Musk Pivots Tesla to Be Less Automated and to Do More In-House

(p. B2) Mr. Musk became deeply interested in improving and automating the car-building process after painful struggles to increase production of the company’s first SUV, the Model X, in 2016.

In a rare public acknowledgment of error, Mr. Musk conceded in 2018 that he went overboard with his automation attempts for the Model 3. That mistake snarled the company’s efforts to ramp up production in 2017 and 2018—a dark period that shook investor confidence in his ability to execute on his vision for Tesla to evolve from a niche luxury brand into a mainstream electric-car company.

. . .

The factory expansion is a further acknowledgment by Tesla that some of its founding assumptions were off. The original business plan for the company, founded in 2003, was to create a car company resembling more of a personal technology company, rather than a traditional auto maker, by outsourcing vehicle assembly much like how gadgets were made.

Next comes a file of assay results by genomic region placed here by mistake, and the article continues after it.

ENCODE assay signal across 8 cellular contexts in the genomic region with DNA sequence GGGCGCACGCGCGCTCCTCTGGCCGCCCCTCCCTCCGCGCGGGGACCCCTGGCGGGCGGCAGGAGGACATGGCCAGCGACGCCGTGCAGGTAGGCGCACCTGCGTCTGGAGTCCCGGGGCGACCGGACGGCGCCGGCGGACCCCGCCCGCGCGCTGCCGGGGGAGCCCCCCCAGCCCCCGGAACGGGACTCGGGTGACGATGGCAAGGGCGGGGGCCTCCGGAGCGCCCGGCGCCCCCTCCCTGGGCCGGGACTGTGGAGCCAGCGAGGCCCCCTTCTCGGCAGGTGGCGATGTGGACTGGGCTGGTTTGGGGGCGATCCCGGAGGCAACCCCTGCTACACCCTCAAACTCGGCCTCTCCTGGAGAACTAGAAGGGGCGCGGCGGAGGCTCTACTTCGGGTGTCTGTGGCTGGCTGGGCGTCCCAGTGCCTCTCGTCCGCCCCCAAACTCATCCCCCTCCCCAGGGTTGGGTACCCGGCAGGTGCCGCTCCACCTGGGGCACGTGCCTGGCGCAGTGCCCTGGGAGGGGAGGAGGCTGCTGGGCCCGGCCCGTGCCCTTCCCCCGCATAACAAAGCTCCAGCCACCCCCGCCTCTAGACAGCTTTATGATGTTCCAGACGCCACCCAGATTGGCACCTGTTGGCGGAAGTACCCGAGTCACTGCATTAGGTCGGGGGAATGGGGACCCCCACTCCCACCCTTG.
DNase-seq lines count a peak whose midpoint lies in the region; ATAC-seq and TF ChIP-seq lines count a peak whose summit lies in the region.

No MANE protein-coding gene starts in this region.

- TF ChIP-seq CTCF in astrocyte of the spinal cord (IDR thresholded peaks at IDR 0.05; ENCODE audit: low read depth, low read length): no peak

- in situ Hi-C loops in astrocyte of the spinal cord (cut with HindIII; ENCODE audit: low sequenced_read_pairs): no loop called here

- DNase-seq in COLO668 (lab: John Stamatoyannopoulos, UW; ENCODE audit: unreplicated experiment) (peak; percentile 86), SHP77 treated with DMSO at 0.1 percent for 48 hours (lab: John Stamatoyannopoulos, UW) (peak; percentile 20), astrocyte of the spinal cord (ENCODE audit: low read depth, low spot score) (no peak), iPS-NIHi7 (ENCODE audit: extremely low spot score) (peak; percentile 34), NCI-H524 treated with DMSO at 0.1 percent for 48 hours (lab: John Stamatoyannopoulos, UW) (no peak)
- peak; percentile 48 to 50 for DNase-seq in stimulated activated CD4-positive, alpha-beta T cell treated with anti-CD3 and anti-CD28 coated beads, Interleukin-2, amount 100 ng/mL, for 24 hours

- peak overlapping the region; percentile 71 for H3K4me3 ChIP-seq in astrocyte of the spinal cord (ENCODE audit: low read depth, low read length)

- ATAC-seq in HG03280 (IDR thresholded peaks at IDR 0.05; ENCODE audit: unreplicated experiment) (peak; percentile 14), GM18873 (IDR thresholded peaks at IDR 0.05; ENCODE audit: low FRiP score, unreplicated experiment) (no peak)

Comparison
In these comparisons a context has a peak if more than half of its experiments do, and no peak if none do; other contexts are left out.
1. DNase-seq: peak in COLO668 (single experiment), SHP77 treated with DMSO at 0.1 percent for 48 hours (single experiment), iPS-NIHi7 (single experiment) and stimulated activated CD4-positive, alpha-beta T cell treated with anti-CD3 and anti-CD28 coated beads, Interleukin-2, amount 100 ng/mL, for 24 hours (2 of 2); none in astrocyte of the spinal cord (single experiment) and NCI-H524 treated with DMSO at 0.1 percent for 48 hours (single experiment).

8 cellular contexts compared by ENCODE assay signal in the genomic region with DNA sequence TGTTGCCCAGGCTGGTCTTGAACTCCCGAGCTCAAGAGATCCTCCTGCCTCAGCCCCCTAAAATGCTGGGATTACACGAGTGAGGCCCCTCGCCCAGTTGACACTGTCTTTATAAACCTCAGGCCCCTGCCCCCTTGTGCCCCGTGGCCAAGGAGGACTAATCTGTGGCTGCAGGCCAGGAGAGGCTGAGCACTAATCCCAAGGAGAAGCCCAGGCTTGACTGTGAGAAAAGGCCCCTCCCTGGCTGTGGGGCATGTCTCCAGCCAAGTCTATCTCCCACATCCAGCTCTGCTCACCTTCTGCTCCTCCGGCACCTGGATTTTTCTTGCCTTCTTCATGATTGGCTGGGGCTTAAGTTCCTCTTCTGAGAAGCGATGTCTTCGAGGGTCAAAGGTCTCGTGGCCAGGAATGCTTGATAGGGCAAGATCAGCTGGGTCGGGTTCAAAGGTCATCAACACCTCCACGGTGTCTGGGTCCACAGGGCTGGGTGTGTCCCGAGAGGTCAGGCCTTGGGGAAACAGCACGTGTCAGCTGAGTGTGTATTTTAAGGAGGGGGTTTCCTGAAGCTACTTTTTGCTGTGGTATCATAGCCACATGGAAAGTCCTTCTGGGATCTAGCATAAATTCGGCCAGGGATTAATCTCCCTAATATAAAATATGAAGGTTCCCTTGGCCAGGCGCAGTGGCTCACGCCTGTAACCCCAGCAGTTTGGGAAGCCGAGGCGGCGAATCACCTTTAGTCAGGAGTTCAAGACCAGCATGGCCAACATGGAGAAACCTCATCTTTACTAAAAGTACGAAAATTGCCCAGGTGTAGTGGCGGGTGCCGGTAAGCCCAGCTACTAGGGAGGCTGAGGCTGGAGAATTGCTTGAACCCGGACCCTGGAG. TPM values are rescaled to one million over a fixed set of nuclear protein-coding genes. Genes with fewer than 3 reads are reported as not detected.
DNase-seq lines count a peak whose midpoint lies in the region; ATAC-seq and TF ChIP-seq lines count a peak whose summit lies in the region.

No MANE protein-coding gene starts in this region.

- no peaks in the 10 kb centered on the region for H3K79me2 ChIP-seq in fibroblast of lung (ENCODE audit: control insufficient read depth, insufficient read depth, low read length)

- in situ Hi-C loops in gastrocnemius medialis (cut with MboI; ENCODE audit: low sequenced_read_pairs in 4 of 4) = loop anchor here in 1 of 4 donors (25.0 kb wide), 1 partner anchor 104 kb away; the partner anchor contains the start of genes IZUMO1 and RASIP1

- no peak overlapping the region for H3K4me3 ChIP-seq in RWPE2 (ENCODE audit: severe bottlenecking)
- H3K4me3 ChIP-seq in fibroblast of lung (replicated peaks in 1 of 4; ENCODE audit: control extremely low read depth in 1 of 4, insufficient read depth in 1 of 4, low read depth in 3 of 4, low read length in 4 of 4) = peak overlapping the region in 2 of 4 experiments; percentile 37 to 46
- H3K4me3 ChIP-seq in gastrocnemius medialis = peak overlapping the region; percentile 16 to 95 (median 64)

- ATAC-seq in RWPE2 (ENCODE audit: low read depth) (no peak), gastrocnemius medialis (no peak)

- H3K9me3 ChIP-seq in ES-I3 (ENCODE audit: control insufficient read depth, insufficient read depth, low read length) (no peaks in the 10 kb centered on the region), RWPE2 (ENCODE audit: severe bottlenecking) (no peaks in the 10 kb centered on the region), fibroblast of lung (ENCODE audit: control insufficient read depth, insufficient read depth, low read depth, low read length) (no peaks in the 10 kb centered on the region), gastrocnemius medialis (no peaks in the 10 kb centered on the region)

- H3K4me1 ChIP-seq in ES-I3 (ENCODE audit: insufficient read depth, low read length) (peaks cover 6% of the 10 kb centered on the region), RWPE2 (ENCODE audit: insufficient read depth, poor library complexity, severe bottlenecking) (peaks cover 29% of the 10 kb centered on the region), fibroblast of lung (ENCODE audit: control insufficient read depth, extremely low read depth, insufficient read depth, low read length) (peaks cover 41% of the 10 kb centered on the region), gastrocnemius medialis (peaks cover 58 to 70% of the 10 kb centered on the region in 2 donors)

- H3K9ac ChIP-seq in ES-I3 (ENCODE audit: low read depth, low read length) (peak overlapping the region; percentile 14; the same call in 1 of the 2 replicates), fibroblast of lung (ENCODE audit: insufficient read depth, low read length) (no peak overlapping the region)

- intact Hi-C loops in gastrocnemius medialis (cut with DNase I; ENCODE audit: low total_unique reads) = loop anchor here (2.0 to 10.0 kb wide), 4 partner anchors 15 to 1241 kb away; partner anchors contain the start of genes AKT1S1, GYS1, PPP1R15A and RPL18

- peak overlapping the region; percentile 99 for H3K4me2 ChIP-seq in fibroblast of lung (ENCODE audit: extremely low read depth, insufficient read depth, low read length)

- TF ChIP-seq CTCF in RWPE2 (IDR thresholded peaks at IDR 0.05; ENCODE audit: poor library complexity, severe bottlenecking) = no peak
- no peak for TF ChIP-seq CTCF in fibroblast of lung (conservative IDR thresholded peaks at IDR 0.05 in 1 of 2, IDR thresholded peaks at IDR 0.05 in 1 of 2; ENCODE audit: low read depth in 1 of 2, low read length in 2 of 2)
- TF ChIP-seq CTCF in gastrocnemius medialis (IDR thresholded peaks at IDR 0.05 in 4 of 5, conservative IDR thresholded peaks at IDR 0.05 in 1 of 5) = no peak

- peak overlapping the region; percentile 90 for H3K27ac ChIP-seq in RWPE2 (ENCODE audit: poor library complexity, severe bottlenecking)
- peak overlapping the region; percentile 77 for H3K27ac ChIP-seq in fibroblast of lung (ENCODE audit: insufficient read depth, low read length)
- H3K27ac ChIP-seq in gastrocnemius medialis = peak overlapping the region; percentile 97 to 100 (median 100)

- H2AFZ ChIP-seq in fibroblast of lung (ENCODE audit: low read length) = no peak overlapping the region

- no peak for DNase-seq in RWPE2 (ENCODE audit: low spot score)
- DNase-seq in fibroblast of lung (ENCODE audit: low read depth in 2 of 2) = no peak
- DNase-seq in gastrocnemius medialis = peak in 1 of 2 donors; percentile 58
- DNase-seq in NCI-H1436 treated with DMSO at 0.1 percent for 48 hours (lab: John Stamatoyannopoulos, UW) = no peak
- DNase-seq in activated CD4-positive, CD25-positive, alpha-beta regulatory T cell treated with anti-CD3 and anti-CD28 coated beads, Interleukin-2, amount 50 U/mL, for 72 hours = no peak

But that effort was eventually abandoned as Mr. Musk began to realize the importance of controlling more of a company filled with complex logistics and manufacturing nuances.

He has since brought in-house more of his supply chain than is normal for a car maker, including seat manufacturing, and developed greater expertise in battery cell manufacturing.

For the full story, see:

Tim Higgins. “Tesla Races To Boost Vehicle Production.” The Wall Street Journal (Friday, July 24, 2020): B1-B2.

(Note: ellipsis added.)

(Note: the online version of the story has the date July 23, 2020, and has the title “Tesla Prepares for Hiring Boom as Elon Musk Targets Manufacturing Expansion.”)

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